Neal Froneman
Rainmakers & Potstirrers

Neal Froneman

CEO: Sibanye-Stillwater

“I’m deeply disillusioned with South Africa. Investing more in South Africa is very difficult. I’ve been quoted as saying, you can’t speculate with shareholders’ money. It is very sad for me as a South African to say that.”

Sibanye-Stillwater CEO, Neal Froneman, spent much of 2020 ‘marooned’ in Florida, where he had been attending a conference in March when pandemic-triggered lockdowns swept the globe. He hardly spent the time on the beach. Sibanye’s headline earnings for the six months to the end of June soared from a loss last year of R1.26bn to a record R9.4bn, lifted by surging gold and palladium prices. This allowed the company to resume dividend payments.

One surprise performer has been the Marikana platinum operation Sibanye-Stillwater took over when it acquired Lonmin. Marikana will always be linked to the killing by police of 34 striking miners there in 2012, and Lonmin had battled to make it profitable. Other 2020 milestones included the unveiling of a tri-metal catalyst that allows for partial substitution of high-priced palladium with lower-priced platinum in light-duty gasoline vehicles. Sibanye-Stillwater and rival Impala Platinum funded the research which was carried out by chemicals giant BASF, and it could “rebalance” the PGM market by boosting demand for platinum while reducing the need for palladium.

Meanwhile, Froneman’s pointed criticism of South African mining policy, which he says remains a deterrent to foreign investment, angered mines minister Gwede Manatashe. Mantashe in turn attacked Sibanye-Stillwater in November, saying it had “stolen” empowerment points from a BEE deal it inherited from Gold Fields, the company from which it is a spin-off. Froneman is likely to stand his ground on this issue, but he continues to seek partnership as well. In January, he offered to assist with Government’s Covid-19 vaccination programme. Sibanye-Stillwater wants to vaccinate its workforce but it can also extend a hand to communities, potentially reaching up to 400,000 people. Looking ahead, Sibanye may enter the battery metals sector as it continues its diversification journey.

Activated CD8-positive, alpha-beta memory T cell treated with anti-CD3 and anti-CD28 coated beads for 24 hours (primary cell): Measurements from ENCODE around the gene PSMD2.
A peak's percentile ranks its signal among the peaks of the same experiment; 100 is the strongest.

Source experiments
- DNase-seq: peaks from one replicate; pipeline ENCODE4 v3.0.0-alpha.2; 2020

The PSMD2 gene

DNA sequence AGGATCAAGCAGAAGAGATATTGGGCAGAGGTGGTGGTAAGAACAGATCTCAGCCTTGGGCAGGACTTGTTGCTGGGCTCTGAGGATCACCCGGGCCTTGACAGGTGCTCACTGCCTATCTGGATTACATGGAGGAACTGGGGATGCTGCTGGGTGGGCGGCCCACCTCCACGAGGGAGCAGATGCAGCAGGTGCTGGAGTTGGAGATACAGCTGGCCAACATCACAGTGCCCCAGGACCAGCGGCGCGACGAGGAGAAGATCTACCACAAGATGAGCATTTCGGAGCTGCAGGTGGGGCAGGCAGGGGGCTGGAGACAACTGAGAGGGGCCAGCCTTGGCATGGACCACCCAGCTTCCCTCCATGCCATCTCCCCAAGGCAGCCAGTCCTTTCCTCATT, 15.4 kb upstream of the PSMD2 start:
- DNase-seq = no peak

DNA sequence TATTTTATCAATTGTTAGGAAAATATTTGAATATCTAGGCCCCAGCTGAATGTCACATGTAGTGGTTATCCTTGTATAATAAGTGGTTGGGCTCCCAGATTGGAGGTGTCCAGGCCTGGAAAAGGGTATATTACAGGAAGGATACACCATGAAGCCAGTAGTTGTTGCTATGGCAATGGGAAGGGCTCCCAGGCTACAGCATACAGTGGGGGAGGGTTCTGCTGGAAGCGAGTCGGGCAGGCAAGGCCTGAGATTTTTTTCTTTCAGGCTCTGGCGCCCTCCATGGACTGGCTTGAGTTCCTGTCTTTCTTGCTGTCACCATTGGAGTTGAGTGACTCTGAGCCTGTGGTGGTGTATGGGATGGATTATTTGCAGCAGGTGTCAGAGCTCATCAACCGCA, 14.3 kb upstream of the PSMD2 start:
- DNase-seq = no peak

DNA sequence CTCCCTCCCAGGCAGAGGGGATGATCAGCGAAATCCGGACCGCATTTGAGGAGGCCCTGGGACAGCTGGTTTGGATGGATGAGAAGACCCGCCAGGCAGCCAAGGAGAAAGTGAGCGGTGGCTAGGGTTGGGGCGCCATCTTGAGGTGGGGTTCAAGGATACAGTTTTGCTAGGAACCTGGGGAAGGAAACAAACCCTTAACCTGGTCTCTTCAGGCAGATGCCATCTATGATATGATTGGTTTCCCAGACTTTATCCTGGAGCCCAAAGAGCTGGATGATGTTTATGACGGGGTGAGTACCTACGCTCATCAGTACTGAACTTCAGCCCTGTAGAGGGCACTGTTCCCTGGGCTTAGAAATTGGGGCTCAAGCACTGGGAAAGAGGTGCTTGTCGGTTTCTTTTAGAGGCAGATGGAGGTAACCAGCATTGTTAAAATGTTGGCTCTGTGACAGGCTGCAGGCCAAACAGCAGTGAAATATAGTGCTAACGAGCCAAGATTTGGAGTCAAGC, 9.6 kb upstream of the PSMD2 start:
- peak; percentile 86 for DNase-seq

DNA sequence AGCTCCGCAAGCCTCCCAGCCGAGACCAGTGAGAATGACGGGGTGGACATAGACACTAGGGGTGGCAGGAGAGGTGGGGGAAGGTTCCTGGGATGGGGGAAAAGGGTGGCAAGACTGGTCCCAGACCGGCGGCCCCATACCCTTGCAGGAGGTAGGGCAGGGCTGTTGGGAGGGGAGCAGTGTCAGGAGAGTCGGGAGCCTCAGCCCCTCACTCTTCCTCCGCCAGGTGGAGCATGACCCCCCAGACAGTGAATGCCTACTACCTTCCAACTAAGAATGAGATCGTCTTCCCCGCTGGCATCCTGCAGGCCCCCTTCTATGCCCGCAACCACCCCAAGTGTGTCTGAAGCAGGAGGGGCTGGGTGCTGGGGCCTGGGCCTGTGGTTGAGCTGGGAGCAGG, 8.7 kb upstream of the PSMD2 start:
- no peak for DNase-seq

Froneman has carved a reputation as an ace dealmaker. He has run or held senior positions in several companies including Gold One and Harmony Gold. A mechanical engineer by training, he loves to tinker with the engines of fast cars and knows what he is talking about when it comes to catalysts and internal combustion engines. Other pastimes include long-range target shooting, a passion he pursues on his private game farm.

Andre De Ruyter

CEO: Eskom

Eskom’s group CEO remains in employ a year after appointment, and that’s an achievement! De Ruyter’s predecessors were either carried out on their shields or ejected ...

Read More
Anthony Viljoen

CEO: AfriTin Mining

Anthony Viljoen’s AfriTin is at the stage now where peace and quiet, and a complete lack of incident, is all it needs. The first ‘pilot plant’ stage of ...

Read More
More Rainmakers & Potstirrers